Monica focuses her litigation practice on criminal defense, employment law, and Title IX matters. She has successfully handled complicated and highly-contested cases from the initial stages of investigation and discovery through trial and appeals, including winning a nearly $10.9 million jury verdict on behalf of her client in a race discrimination and retaliation lawsuit against the City of Boston. In her criminal practice, she on the federal Criminal Justice Act (CJA) panel to represent indigent federal defendants in the Boston federal district courts
Outside her firm work, Monica also commits to pro bono work for the American Civil Liberties Union of Massachusetts, the Massachusetts Association of Criminal Defense Lawyers, the South Asian Bar Association of Greater Boston, and she co-chairs the Amicus Committee for the Massachusetts Employment Lawyers Association. She also serves as chairperson of the nominating committee and a member of the Board of Directors of Cradles to Crayons, a Boston-based organization that provides essential clothing, books, and toys for low-income children.
ZDB’s Monica Shah and Emma Quinn-Judge filed an amicus brief on behalf of the Cato Institute and The Center on Administration of Criminal Law in CPCS v. Attorney General, a case involving egregious prosecutorial misconduct arising from chemist Sonja Farak’s mishandling of thousands of drug samples at the Amherst Drug Laboratory. The brief supports the Petitioners’ request that the SJC remedy the systemic and widespread injustice arising from prosecutors’ failure to disclose exculpatory evidence, fraudulent statements to the courts, and failure to identify and notify thousands of wrongly convicted individuals by dismissing the convictions of all defendants whose samples were processed by the lab during Farak’s time and issuing monetary sanctions against the Attorney General’s Office and District Attorney’s Offices. The brief also argues for the prevention of future prosecutorial misconduct against other defendants by ensuring that judges proactively hold prosecutors accountable through clearly defined Brady standing orders, strong sanctions for noncompliance, and mandatory reporting to disciplinary boards. Read more about the case and download the full amicus brief here: https://www.cato.org/publications/legal-briefs/committee-public-counsel-services-v-attorney-general-massachusetts-mass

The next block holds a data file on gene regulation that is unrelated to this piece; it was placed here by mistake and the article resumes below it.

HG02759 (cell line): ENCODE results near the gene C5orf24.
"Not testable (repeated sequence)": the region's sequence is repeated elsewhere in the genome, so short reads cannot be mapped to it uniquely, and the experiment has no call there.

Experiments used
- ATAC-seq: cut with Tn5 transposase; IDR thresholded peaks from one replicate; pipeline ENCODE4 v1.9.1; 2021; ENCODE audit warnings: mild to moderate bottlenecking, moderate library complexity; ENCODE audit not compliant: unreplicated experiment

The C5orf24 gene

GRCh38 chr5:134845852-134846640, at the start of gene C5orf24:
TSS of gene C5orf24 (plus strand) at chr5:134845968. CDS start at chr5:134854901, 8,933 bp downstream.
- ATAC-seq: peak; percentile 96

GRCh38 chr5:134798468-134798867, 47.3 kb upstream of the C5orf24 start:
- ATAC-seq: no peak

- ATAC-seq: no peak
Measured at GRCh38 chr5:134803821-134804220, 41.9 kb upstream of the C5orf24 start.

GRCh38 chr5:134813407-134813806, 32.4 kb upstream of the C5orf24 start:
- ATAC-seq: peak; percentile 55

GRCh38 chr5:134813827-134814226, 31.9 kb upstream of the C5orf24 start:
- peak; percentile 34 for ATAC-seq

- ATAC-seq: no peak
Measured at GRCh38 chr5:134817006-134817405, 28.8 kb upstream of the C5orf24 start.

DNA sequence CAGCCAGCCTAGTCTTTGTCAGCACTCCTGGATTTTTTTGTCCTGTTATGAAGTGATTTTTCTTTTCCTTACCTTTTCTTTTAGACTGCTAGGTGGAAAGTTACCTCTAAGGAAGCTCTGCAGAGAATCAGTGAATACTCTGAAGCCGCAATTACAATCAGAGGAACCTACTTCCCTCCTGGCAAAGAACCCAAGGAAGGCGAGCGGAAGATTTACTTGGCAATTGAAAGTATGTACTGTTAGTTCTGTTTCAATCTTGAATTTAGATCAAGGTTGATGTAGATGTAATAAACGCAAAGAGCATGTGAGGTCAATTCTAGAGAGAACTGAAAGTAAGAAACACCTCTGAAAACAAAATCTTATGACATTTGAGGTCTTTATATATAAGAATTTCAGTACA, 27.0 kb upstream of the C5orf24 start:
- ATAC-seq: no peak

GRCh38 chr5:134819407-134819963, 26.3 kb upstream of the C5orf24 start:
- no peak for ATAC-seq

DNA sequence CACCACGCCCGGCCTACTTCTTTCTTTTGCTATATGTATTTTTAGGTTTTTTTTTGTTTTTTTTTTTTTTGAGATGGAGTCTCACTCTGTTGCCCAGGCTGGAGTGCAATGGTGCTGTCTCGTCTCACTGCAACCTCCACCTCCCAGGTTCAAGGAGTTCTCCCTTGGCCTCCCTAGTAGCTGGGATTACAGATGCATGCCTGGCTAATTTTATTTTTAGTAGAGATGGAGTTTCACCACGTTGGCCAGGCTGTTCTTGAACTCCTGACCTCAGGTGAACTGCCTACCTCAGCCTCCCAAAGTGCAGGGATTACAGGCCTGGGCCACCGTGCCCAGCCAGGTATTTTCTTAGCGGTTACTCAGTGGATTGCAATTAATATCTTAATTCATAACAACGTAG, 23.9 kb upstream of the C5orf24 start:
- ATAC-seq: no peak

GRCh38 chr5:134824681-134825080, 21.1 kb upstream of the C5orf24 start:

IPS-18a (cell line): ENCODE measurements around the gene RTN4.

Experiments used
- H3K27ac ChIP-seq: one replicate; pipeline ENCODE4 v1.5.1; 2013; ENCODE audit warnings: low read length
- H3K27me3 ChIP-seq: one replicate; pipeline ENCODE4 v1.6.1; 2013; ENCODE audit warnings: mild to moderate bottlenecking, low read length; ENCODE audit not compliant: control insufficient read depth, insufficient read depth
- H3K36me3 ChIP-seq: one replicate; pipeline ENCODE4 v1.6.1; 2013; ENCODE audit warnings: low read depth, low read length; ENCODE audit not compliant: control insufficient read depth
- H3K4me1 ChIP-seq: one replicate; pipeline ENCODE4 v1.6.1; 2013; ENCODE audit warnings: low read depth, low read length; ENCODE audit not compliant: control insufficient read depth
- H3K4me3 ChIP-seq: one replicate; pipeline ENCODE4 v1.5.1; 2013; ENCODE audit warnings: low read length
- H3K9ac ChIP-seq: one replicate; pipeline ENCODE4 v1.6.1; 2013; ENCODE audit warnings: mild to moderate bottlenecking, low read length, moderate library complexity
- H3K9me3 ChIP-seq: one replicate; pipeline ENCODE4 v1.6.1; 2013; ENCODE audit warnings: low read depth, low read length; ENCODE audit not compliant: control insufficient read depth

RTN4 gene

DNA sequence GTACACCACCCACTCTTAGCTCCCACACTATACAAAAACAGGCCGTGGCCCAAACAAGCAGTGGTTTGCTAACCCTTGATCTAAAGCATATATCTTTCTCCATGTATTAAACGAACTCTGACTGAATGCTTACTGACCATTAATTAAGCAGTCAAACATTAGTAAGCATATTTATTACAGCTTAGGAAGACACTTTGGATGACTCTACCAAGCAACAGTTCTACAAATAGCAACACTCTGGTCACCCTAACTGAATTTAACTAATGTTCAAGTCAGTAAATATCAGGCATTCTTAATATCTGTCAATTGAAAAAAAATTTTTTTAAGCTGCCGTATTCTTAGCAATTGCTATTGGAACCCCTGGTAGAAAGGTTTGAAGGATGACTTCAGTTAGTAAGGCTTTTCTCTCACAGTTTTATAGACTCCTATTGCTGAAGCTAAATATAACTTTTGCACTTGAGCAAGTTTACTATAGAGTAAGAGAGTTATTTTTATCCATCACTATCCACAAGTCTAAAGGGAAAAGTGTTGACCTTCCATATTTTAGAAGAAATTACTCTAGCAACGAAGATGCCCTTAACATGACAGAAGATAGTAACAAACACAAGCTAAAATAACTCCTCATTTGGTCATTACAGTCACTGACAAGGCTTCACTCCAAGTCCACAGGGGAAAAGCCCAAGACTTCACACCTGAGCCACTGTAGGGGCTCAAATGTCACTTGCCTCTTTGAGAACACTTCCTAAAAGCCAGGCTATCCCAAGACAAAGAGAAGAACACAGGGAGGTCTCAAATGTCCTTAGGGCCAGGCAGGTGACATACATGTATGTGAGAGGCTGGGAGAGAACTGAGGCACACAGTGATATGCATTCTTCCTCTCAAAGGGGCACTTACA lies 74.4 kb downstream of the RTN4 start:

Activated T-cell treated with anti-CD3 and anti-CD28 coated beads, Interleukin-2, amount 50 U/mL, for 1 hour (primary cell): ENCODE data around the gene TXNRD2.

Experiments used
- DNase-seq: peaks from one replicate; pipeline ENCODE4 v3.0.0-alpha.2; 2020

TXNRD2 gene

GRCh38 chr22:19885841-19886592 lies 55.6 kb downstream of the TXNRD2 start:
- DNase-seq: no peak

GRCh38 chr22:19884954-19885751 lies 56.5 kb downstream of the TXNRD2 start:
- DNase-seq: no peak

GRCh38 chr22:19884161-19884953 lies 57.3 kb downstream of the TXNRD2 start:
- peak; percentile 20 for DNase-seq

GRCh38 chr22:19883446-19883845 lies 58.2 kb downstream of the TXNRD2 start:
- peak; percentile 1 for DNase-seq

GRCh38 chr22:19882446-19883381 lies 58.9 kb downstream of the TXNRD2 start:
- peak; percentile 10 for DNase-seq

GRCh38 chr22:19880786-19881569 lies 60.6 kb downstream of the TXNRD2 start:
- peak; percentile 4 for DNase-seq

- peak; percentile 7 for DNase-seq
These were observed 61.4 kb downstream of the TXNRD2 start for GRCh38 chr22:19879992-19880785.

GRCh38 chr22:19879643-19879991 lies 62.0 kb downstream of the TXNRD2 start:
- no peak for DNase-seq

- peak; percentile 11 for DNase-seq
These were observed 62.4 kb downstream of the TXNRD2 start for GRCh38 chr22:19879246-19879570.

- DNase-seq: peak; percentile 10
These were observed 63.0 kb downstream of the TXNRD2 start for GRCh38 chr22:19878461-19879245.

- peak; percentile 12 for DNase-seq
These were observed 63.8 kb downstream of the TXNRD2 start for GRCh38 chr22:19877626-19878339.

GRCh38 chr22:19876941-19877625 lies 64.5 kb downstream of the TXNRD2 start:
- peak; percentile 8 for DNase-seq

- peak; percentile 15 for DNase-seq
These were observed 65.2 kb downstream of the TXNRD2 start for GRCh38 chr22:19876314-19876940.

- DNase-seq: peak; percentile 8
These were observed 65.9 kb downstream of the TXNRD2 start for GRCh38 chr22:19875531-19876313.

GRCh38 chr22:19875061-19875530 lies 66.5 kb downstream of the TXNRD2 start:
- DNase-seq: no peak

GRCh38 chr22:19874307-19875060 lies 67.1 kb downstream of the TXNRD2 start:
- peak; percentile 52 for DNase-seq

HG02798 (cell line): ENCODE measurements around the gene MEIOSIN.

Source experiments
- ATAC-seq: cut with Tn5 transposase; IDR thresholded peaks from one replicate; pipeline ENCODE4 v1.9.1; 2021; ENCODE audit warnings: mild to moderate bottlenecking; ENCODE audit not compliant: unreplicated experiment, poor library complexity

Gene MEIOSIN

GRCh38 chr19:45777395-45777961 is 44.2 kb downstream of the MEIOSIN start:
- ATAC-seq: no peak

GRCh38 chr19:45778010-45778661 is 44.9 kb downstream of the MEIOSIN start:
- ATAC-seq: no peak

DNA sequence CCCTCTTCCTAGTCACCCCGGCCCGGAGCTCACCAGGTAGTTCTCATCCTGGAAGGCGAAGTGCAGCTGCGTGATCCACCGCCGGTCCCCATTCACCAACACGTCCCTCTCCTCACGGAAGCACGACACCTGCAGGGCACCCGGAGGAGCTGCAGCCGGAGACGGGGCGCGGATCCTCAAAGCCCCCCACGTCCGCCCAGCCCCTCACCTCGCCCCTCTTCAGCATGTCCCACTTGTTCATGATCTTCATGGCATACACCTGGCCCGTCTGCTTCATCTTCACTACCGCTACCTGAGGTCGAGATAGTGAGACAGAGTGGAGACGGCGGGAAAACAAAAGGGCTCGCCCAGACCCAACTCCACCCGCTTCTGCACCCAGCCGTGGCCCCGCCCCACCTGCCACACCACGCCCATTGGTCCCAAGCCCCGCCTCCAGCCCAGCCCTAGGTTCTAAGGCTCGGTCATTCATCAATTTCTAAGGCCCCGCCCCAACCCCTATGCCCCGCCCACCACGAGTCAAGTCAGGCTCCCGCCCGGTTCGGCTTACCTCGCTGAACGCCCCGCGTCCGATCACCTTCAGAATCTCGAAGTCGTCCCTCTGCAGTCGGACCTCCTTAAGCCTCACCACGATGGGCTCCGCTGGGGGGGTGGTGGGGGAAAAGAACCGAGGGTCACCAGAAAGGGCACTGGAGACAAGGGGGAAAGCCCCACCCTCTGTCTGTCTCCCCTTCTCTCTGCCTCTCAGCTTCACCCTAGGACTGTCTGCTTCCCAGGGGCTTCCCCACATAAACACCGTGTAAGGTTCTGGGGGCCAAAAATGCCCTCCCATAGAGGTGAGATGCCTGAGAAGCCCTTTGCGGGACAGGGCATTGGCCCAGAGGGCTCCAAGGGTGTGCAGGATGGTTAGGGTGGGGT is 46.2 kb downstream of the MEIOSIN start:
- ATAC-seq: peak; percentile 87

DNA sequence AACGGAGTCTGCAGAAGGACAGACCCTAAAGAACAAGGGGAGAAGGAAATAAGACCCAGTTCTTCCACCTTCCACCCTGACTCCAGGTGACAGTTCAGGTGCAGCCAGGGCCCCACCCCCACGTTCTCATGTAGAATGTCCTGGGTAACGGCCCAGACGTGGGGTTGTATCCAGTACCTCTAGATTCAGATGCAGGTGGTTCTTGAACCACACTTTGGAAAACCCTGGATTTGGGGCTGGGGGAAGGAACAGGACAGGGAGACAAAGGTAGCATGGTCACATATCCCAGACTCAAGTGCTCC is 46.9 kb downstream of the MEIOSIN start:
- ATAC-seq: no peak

Since the election, there has been a spike in racist harassment and hate crimes across the county directed at minorities and immigrants. As reflected in data collected by the Southern Poverty Law Center (SPLC), nearly 900 hate incidents were reported in the ten days following November 8. The incidents have ranged from graffiti of swastikas and nooses, rampant use of racial slurs, verbal denigration of minorities and immigrants, and physical harassment, including assaults or attempted assaults. These incidents have been most prevalent at K-12 schools and college campuses and reflect a disturbing deterioration of the educational environment in our schools. These are only the reported incidents to SPLC, a small non-profit located in Alabama; it is most certainly only a fraction of all incidents since the election. While there are sometimes competing concerns between the free speech rights of students and the protection of minority students, the incidents that have been reported thus far include racist threats of violence that goes beyond free speech rights. There is a real concern that the failure to adequately respond and remedy this behavior during students’ formative years in middle and high school will normalize it and cause further spillover onto college campuses.
Minority and immigrant students who are at colleges and universities across the country may be understandably anxious about whether they will have protection against such harassment under the new presidential administration. If campaign rhetoric is to be believed, the Trump Administration intends to gut the Department of Education (DOE). In addition to its responsibilities administering federal funding and enforcing federal education laws, the DOE is the agency charged with enforcing civil rights laws that apply to K-12 schools and colleges, which includes Title VI, the law that protects students at federally-funded schools from discrimination on the basis of race or national origin.